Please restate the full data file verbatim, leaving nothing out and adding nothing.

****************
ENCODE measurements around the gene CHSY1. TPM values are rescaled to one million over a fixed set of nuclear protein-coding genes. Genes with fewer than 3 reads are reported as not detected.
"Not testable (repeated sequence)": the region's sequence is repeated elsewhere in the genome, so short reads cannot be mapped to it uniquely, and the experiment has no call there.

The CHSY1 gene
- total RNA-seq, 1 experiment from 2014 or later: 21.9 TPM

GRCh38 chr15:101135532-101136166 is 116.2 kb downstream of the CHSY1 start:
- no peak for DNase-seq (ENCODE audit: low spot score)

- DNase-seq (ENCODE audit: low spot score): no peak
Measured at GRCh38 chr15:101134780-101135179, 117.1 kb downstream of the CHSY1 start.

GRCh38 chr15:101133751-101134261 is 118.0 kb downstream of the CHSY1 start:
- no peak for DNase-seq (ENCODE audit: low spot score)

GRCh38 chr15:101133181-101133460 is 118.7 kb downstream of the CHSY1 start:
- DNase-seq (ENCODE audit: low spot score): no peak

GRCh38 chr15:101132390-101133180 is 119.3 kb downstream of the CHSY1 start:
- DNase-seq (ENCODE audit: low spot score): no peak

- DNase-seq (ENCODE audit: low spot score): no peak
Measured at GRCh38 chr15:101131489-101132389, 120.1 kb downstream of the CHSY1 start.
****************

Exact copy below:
ENCODE measurements around the gene CHSY1. TPM values are rescaled to one million over a fixed set of nuclear protein-coding genes. Genes with fewer than 3 reads are reported as not detected.
"Not testable (repeated sequence)": the region's sequence is repeated elsewhere in the genome, so short reads cannot be mapped to it uniquely, and the experiment has no call there.

The CHSY1 gene
- total RNA-seq, 1 experiment from 2014 or later: 21.9 TPM

GRCh38 chr15:101135532-101136166 is 116.2 kb downstream of the CHSY1 start:
- no peak for DNase-seq (ENCODE audit: low spot score)

- DNase-seq (ENCODE audit: low spot score): no peak
Measured at GRCh38 chr15:101134780-101135179, 117.1 kb downstream of the CHSY1 start.

GRCh38 chr15:101133751-101134261 is 118.0 kb downstream of the CHSY1 start:
- no peak for DNase-seq (ENCODE audit: low spot score)

GRCh38 chr15:101133181-101133460 is 118.7 kb downstream of the CHSY1 start:
- DNase-seq (ENCODE audit: low spot score): no peak

GRCh38 chr15:101132390-101133180 is 119.3 kb downstream of the CHSY1 start:
- DNase-seq (ENCODE audit: low spot score): no peak

- DNase-seq (ENCODE audit: low spot score): no peak
Measured at GRCh38 chr15:101131489-101132389, 120.1 kb downstream of the CHSY1 start.